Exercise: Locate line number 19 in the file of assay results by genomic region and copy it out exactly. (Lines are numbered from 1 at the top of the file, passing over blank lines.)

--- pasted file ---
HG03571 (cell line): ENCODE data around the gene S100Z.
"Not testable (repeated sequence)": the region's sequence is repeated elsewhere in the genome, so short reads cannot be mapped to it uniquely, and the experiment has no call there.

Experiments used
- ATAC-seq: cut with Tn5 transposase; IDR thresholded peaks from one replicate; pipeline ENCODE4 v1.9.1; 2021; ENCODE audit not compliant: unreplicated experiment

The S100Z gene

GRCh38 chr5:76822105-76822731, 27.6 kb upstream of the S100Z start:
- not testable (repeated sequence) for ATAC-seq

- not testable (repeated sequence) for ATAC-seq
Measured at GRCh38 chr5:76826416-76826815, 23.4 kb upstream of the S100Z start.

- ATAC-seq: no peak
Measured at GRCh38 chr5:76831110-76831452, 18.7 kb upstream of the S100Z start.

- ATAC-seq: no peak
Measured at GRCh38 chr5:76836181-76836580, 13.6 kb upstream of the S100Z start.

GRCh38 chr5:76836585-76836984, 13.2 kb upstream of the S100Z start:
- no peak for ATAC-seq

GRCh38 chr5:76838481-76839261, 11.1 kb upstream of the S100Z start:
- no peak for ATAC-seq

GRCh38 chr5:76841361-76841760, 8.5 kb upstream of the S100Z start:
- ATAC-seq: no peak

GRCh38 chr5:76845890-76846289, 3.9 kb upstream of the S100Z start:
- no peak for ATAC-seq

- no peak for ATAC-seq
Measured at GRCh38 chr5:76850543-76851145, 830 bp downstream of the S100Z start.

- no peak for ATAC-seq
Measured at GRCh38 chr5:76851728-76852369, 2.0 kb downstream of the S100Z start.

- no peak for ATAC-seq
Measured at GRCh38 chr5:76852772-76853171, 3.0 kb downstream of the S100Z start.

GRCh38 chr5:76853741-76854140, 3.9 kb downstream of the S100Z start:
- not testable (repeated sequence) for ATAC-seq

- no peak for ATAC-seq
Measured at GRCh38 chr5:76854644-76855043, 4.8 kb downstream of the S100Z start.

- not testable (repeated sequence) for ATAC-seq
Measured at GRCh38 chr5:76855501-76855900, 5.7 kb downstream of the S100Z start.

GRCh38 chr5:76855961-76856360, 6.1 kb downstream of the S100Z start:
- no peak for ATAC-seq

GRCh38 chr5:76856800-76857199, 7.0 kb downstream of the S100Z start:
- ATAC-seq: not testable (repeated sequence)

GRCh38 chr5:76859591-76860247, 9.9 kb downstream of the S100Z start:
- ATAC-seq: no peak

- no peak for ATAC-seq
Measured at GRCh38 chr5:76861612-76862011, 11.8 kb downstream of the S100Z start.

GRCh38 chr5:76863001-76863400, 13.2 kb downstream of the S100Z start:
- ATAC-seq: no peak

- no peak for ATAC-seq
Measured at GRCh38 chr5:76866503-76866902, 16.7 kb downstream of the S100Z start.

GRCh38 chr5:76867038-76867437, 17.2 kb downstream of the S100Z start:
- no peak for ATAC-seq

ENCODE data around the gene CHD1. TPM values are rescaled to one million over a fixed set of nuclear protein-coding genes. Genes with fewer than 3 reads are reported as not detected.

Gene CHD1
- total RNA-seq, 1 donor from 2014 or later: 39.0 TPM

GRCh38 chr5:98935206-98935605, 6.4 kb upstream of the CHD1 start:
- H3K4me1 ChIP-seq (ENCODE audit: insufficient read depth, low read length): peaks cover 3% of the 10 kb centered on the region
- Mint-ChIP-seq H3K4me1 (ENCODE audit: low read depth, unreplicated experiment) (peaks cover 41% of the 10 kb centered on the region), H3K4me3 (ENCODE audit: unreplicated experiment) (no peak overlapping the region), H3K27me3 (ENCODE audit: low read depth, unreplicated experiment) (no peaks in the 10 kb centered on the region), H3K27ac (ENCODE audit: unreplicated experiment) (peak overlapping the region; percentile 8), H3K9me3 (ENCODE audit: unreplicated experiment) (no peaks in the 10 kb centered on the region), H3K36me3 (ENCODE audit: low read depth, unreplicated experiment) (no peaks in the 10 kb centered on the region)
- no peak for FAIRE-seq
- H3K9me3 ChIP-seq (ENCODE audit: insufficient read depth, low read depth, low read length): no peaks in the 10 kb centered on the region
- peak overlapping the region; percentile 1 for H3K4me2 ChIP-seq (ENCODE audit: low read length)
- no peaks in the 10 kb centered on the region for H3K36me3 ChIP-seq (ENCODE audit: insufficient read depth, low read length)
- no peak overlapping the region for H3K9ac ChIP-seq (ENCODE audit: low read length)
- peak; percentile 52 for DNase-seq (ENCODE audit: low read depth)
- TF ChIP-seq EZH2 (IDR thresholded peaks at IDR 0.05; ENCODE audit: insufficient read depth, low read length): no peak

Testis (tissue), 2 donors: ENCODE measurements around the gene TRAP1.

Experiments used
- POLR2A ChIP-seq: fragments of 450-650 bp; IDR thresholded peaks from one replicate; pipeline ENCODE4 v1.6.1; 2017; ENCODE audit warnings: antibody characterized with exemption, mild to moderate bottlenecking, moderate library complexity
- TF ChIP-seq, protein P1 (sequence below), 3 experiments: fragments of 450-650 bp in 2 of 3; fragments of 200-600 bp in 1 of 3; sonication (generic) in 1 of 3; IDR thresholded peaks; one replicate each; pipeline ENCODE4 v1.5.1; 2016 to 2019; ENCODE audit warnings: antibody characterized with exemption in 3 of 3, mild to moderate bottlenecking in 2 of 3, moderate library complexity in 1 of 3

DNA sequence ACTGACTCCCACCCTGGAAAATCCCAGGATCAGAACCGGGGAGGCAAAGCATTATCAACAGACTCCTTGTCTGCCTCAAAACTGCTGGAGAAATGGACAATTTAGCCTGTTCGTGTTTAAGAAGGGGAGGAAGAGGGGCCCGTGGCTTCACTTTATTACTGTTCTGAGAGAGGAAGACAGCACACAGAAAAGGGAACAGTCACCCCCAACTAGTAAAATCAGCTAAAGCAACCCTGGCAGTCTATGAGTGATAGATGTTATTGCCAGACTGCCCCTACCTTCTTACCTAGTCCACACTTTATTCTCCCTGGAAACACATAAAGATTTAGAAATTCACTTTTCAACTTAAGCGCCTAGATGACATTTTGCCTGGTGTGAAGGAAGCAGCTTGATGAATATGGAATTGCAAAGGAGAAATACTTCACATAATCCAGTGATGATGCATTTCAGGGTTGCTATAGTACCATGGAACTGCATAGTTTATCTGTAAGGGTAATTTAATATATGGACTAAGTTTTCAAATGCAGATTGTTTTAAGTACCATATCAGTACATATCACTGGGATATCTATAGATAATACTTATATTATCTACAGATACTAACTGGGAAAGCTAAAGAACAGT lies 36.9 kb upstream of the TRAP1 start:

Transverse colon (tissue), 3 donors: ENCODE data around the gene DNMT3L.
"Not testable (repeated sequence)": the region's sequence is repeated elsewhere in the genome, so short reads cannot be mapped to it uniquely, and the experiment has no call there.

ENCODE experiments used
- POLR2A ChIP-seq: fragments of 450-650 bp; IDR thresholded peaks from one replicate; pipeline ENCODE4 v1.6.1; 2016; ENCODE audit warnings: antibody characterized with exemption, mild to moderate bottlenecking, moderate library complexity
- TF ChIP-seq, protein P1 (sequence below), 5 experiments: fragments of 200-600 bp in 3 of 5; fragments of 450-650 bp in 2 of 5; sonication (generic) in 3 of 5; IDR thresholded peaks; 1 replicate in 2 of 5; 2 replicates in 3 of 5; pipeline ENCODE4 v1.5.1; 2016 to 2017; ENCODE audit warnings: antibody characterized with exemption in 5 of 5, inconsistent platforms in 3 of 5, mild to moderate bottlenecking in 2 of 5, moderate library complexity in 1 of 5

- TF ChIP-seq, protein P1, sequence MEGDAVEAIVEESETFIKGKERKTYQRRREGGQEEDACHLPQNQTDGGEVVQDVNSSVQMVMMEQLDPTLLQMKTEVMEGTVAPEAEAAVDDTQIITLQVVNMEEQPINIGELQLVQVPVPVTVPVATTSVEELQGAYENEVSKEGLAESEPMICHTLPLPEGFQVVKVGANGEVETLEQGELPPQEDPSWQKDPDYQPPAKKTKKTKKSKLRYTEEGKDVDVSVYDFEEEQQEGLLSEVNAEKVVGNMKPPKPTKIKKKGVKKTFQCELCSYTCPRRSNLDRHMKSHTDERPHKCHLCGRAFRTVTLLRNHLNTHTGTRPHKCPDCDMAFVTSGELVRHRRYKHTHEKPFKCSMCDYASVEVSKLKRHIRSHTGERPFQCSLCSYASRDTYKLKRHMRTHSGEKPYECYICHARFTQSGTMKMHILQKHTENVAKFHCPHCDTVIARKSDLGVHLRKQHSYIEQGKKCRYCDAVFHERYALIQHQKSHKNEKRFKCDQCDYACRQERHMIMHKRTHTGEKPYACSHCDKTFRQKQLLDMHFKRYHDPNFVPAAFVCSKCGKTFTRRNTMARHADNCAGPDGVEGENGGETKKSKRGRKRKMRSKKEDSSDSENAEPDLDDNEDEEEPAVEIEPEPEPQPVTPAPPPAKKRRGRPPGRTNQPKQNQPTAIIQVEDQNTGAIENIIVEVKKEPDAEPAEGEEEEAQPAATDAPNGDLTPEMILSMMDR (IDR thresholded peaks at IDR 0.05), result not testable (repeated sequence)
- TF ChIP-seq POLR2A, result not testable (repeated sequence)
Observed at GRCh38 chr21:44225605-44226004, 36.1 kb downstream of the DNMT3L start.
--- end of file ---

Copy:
- ATAC-seq: no peak